The mosquito is widely regarded as the greatest public health threat to mankind. Over a dozen different species of mosquito are vectors to a number of different pathogens, including Malaria, Dengue, Encephalitis, yellow fever, West Nile Virus, Tularemia, and the Zika virus. In the United States, most efforts to monitor and control mosquito populations are performed by over 700 local units of government called Mosquito Abatement Districts. Most of these operate independently and without significant federal oversight.
The organization of these districts can differ greatly state-to-state. The districts in many states have specific taxes to fund their operations. My home state of Illinois is one such state, which has 22 such districts funded by specific local taxes. The district monitors samples of local waterways, performs laboratory testing for pathogens, and applies larvicide and insecticide when populations reach nuisance levels.
Although many districts are very well funded, in general the fundings of these programs have been under attack by activists and politicians who want to either reduce the scope of government and/or reduce taxes. Total funding for mosquito abatement districts have dropped from $24M in 2004 to $10M in 2012. Deprived of funds, such districts become deprived of expertise to function efficiently and to be able to rapidly mobilize to potential outbreaks of disease 1.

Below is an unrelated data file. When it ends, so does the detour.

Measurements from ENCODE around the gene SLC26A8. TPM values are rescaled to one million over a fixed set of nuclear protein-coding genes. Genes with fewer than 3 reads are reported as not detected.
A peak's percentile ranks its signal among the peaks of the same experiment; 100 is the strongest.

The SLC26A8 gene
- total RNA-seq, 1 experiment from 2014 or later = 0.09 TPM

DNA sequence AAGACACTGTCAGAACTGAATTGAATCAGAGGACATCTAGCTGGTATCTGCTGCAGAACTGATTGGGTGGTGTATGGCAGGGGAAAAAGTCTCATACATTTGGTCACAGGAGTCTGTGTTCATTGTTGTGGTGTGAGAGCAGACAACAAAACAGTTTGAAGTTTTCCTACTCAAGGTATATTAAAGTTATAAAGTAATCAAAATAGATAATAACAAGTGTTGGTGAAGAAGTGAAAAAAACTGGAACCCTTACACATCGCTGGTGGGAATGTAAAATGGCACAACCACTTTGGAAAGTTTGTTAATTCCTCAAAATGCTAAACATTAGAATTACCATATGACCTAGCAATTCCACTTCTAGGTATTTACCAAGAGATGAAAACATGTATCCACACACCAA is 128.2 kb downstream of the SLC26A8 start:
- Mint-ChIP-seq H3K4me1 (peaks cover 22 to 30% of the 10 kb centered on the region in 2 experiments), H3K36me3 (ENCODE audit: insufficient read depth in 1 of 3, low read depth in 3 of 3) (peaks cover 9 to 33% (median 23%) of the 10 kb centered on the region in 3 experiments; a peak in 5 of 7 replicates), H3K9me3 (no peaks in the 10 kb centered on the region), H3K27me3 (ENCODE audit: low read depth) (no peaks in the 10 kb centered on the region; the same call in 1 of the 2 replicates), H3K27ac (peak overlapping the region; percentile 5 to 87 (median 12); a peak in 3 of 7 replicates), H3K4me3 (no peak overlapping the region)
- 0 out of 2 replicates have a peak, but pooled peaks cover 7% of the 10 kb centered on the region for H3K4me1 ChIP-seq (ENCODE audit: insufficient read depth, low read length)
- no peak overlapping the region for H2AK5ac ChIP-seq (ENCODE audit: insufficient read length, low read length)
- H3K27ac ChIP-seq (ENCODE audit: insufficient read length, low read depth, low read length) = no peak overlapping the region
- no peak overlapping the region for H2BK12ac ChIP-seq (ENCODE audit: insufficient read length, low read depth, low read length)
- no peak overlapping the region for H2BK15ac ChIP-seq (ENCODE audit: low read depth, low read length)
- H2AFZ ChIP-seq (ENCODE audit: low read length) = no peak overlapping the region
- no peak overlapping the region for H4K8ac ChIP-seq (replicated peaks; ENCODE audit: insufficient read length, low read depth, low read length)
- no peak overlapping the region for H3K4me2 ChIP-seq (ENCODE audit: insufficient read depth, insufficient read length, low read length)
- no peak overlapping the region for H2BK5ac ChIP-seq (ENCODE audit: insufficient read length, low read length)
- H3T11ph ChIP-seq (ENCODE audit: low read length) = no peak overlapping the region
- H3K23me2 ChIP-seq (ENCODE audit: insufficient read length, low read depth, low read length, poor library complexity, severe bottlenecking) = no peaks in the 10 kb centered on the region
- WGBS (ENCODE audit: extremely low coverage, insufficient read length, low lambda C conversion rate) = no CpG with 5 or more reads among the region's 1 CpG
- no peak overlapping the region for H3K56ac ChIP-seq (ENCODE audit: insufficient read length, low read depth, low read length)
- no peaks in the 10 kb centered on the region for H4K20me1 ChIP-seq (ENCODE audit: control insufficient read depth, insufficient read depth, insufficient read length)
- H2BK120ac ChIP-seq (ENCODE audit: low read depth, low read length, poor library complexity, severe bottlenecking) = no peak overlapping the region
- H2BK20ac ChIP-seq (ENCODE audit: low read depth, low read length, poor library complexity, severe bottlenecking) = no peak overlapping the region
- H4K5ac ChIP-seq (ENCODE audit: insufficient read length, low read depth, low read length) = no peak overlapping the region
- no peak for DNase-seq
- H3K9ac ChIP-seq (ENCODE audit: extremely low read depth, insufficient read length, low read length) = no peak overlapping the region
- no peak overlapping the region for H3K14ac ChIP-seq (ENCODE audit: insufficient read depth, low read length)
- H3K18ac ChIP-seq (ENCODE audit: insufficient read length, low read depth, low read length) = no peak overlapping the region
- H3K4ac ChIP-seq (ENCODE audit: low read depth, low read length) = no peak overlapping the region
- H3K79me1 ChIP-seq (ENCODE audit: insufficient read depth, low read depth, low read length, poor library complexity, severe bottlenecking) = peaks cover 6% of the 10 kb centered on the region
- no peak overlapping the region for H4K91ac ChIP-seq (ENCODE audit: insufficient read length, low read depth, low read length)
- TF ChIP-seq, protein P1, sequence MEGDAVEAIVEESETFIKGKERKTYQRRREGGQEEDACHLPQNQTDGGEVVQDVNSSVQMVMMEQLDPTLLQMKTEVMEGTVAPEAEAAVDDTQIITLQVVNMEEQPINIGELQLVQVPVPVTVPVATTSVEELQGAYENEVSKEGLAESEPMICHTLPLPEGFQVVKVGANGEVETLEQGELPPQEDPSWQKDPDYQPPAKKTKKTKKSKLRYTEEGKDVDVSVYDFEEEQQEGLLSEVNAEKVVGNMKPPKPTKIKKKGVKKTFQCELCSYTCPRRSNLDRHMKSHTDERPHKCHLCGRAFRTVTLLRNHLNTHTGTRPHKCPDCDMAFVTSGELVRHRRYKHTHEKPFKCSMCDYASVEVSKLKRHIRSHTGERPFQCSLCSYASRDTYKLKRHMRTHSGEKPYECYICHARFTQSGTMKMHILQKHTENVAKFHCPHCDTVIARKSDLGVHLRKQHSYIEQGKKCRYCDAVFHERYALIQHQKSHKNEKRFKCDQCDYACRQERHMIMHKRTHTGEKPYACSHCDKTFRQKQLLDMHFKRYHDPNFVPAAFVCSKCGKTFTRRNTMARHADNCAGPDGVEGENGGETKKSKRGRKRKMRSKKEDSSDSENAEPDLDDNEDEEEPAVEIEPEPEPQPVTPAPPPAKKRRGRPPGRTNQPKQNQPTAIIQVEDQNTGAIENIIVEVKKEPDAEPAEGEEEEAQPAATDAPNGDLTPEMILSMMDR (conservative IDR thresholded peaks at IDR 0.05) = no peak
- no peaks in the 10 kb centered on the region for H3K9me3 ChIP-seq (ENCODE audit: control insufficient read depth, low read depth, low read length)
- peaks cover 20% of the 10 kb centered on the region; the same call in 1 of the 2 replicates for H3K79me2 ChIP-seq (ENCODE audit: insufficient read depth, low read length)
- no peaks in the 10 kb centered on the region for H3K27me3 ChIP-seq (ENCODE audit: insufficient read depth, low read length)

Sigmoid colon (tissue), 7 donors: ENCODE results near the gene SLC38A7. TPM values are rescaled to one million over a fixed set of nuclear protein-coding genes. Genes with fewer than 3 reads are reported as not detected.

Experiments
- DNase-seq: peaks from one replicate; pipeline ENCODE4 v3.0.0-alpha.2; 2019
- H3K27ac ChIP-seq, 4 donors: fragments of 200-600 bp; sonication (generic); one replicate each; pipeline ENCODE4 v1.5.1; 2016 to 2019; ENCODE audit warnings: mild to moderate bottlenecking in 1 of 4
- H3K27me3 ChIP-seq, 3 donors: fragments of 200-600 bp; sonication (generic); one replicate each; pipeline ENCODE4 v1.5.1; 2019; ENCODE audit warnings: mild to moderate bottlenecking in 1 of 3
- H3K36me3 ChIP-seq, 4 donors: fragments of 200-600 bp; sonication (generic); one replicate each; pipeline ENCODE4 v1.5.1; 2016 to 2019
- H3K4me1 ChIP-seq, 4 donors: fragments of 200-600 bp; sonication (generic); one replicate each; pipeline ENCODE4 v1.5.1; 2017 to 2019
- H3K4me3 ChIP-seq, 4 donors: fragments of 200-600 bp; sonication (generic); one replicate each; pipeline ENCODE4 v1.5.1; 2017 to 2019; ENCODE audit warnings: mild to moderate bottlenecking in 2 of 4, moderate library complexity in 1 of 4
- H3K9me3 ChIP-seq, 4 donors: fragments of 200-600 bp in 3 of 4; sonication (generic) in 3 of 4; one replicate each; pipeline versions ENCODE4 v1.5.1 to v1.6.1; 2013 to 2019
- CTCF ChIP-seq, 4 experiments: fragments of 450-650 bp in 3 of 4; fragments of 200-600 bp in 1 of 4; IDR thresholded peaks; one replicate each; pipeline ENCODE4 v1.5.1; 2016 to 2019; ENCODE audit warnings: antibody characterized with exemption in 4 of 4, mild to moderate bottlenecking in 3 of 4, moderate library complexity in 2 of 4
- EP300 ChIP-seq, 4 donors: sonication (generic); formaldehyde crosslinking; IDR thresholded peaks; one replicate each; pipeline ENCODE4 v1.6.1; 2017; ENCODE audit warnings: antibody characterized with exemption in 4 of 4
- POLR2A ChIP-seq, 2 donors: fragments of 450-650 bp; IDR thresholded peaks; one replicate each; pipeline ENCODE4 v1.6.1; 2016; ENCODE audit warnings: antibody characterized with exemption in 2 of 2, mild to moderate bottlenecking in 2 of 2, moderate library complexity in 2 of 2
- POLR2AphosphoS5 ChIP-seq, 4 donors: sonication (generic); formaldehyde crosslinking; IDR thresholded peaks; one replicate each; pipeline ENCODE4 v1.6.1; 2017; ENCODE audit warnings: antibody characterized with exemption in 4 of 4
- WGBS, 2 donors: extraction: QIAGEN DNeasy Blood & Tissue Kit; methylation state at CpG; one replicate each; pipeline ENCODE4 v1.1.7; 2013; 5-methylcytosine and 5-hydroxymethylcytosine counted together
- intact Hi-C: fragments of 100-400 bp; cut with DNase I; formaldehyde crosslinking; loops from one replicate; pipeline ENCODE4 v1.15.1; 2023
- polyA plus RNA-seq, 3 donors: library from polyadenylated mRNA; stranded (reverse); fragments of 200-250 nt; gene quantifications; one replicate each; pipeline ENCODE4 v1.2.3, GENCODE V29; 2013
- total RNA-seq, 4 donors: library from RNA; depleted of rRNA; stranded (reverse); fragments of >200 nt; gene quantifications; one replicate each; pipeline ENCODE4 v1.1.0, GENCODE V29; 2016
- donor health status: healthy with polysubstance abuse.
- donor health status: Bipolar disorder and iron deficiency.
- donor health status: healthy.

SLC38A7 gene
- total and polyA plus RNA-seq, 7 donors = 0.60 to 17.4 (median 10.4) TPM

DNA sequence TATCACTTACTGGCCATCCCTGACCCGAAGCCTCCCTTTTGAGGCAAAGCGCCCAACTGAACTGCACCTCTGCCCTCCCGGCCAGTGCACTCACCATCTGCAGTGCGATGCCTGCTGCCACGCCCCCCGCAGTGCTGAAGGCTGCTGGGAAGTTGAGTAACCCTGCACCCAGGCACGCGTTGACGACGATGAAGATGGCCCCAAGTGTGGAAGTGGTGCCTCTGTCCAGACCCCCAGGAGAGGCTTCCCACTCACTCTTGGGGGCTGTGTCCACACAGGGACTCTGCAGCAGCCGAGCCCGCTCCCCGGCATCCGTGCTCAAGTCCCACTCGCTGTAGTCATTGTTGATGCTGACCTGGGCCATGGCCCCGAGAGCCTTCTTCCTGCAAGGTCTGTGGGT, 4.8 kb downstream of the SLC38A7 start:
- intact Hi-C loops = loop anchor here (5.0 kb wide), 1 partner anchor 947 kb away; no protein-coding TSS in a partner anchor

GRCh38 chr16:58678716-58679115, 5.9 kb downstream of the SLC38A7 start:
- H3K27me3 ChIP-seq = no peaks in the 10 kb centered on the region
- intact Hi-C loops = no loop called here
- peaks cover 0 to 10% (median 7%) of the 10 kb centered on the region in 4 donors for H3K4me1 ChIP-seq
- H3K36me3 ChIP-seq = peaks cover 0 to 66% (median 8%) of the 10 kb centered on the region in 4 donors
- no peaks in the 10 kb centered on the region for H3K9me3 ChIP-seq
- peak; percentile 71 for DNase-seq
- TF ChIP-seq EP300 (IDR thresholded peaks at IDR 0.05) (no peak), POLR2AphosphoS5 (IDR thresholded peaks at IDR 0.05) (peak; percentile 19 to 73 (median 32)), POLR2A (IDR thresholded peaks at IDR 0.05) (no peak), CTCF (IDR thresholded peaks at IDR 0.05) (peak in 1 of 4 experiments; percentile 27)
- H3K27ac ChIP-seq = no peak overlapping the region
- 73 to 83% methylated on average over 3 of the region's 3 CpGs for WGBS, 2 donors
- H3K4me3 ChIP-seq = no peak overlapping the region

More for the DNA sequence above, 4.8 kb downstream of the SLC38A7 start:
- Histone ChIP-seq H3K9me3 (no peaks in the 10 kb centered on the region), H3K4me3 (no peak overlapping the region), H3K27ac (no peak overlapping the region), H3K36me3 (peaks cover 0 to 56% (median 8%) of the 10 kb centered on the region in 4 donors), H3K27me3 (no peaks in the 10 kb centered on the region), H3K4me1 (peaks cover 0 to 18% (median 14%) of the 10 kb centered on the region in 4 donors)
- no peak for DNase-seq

Even though most of the worst pathogens are in control in The United States, recent outbreaks of West Nile and the possible arrival Zika virus illustrated that these local districts may be too poorly funded to prevent outbreaks from occurring. Moreover, these districts do not belong to a larger funded or managed federal system, which would include the Department of Health and the Centers for Disease Control and Prevention.